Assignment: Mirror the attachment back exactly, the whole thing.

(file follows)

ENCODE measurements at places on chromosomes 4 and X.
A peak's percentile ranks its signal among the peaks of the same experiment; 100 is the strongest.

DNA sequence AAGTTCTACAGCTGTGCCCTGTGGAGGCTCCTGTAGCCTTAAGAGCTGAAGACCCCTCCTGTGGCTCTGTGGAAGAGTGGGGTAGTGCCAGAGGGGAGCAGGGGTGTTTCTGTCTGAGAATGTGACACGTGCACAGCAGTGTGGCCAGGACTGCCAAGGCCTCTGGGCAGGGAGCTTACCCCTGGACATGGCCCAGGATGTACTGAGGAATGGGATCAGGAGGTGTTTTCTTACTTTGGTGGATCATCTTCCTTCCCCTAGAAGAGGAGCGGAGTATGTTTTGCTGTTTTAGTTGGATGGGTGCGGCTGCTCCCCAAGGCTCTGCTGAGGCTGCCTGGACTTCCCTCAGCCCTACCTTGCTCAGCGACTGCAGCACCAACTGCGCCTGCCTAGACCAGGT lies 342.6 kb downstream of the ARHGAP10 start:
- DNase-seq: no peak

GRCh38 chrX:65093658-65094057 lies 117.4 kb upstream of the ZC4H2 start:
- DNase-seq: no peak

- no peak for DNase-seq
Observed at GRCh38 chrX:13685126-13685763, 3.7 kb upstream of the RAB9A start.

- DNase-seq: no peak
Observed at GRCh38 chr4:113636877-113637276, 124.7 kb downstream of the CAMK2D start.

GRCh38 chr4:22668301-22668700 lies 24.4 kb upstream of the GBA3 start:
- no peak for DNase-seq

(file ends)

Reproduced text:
ENCODE measurements at places on chromosomes 4 and X.
A peak's percentile ranks its signal among the peaks of the same experiment; 100 is the strongest.

DNA sequence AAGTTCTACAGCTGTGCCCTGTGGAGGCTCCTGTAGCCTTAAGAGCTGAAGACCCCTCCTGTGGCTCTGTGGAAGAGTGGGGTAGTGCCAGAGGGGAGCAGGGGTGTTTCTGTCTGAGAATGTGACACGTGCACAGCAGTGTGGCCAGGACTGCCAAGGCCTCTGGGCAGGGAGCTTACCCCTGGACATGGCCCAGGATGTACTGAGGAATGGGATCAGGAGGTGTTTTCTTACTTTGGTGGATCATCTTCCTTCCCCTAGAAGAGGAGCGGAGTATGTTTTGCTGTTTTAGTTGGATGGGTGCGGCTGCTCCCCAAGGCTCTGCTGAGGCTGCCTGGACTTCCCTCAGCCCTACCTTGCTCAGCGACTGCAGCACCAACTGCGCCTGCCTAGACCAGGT lies 342.6 kb downstream of the ARHGAP10 start:
- DNase-seq: no peak

GRCh38 chrX:65093658-65094057 lies 117.4 kb upstream of the ZC4H2 start:
- DNase-seq: no peak

- no peak for DNase-seq
Observed at GRCh38 chrX:13685126-13685763, 3.7 kb upstream of the RAB9A start.

- DNase-seq: no peak
Observed at GRCh38 chr4:113636877-113637276, 124.7 kb downstream of the CAMK2D start.

GRCh38 chr4:22668301-22668700 lies 24.4 kb upstream of the GBA3 start:
- no peak for DNase-seq